How Newsnight humiliated single mother Shanene Thorpe

Young mother asks for an apology after being misrepresented as "benefit scrounger".

We all know that single mothers are immoral scroungers, right? That impression was cemented by last Wednesday’s Newsnight, when Allegra Stratton interviewed young single mother Shanene Thorpe.

Stratton demands to know why Thorpe has chosen to move out of her mother’s two-bedroom flat, since she required housing benefit to do so. Here is a clip of the rather aggressive conversation:

After the interview, Stratton says directly to camera: “The government is thinking of saying to young people: if you don’t have work, don’t leave home.”

Except, Thorpe is not unemployed. As you may have read by now, she works full time for Tower Hamlets council, but claims housing benefits to help cover the cost of rent. In a series of statements on Twitter (collated by Liberal Conspiracy), Thorpe attempted to tackle the inaccurate portrayal of her situation: “To set the record straight, I work for tower hamlets council, I’ve worked since 16 and I only get help towards my rent because it is so high.”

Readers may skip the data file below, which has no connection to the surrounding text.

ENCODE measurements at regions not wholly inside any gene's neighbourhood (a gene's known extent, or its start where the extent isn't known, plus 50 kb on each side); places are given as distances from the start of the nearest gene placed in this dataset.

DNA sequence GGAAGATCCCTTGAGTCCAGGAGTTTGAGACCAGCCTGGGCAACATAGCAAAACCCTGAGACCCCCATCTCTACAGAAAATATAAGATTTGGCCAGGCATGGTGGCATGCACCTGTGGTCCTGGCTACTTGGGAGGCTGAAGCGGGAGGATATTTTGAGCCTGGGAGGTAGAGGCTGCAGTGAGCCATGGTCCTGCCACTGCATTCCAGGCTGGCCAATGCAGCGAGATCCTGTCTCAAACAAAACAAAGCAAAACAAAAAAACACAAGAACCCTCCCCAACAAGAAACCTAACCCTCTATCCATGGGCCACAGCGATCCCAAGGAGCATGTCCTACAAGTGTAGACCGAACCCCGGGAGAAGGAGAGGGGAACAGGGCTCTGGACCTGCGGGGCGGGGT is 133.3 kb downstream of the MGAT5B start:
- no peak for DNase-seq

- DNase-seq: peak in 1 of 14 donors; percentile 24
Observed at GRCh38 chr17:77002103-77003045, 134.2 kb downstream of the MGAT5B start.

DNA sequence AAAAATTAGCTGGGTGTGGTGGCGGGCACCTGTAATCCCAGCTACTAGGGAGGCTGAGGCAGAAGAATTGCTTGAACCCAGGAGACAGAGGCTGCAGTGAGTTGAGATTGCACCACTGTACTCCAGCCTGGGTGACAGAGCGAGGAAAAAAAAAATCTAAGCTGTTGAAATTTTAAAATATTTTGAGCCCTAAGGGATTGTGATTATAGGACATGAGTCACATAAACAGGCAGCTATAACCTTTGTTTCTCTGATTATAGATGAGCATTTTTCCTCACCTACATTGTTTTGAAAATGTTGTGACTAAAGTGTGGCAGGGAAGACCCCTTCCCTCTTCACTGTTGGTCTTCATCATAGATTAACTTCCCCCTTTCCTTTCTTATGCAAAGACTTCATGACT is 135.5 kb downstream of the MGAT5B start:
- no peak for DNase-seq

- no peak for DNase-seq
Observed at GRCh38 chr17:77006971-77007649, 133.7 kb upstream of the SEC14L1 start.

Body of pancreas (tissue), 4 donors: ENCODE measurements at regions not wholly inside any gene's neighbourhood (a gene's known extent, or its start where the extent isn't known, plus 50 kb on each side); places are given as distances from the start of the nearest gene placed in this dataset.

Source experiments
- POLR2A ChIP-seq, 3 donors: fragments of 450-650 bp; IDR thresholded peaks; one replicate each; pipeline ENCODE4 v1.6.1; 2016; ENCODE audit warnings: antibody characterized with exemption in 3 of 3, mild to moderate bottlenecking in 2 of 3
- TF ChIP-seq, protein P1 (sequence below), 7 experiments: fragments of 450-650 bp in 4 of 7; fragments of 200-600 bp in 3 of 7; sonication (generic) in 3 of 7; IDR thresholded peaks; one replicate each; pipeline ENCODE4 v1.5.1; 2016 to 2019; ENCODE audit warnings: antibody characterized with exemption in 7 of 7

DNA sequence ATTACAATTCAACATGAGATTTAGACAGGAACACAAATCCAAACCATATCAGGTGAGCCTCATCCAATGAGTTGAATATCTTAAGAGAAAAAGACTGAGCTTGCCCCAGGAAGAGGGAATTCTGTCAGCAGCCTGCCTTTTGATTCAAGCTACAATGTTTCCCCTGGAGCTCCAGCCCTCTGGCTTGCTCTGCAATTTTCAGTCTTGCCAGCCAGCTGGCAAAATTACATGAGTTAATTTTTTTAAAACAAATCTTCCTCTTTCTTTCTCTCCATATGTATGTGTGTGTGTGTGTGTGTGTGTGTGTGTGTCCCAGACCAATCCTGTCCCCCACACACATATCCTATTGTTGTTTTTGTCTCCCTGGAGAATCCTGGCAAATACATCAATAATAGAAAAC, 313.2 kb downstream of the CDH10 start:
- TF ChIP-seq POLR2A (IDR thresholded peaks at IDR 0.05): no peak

She has also started an online petition, which at the time of writing has over 16,000 signatures. On this, she writes:

I was approached by the BBC to be interviewed on Newsnight to talk about what it's like being a working mum struggling to pay rent and housing costs. Of course I was happy to do it, being a working mum is something I’m proud of. It hasn't always been plain sailing. But I did not expect to be personally scrutinised, have judgements made about my choices and asked why I chose to have my child - a beautiful, sociable and happy three year old girl. I have done my best for her and wanted to bring her up independently. But the BBC has humiliated me and I want them to apologise for portraying me and my family in this way.

It is difficult to see how the BBC – which has yet to comment – will justify the coverage. It breaks basic journalistic tenets of accuracy and fairness, by heavily implying that Thorpe is unemployed when she is not.